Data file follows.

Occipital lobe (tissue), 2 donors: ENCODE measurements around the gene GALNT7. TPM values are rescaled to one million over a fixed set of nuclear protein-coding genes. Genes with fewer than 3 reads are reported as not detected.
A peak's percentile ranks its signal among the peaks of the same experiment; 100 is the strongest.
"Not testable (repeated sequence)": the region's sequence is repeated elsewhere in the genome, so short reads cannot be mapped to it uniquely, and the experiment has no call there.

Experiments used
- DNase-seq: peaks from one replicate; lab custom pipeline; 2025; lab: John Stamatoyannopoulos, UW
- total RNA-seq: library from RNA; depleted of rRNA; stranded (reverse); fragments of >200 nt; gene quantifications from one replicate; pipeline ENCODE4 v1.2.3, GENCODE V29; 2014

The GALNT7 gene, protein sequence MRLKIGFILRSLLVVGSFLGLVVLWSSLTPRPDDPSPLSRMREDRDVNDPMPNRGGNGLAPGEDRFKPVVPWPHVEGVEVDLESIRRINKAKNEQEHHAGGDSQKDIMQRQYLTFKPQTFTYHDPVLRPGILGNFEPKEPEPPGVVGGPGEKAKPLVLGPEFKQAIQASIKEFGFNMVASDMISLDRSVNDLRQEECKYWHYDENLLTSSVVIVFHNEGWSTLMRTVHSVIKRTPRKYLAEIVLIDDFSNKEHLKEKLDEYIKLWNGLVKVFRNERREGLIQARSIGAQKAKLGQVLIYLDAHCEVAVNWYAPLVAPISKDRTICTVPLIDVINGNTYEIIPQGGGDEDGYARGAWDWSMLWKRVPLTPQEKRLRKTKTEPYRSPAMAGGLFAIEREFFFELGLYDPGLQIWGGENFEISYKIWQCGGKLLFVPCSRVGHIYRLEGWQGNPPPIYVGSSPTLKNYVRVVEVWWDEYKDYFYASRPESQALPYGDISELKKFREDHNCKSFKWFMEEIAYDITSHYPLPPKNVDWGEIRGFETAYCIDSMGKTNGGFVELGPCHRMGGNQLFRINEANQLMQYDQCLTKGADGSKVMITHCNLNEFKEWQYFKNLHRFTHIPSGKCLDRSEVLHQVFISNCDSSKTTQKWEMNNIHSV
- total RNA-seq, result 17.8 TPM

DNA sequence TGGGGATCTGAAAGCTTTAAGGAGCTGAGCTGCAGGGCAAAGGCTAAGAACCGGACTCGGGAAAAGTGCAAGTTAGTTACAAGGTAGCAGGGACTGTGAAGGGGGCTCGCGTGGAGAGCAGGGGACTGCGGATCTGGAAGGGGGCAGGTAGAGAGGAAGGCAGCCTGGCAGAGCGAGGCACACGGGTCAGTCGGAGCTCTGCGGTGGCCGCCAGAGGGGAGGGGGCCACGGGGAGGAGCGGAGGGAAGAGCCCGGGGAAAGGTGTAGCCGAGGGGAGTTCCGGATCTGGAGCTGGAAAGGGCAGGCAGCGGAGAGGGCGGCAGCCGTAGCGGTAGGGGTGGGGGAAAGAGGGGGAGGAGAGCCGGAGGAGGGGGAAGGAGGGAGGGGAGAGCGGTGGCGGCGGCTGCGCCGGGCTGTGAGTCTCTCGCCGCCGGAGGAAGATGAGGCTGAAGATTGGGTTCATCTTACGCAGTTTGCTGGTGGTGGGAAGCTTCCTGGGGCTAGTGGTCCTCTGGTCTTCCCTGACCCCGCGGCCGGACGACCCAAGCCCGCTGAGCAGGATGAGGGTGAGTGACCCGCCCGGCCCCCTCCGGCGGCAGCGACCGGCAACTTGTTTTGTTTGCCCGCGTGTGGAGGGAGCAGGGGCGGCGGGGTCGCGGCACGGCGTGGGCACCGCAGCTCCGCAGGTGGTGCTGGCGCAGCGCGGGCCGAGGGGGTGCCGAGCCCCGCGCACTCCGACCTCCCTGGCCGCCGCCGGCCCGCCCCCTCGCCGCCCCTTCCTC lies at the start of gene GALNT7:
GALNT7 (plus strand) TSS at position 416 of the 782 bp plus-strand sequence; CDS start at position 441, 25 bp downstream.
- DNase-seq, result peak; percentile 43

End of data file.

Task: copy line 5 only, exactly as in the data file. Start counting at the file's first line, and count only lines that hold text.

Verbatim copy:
- DNase-seq: peaks from one replicate; lab custom pipeline; 2025; lab: John Stamatoyannopoulos, UW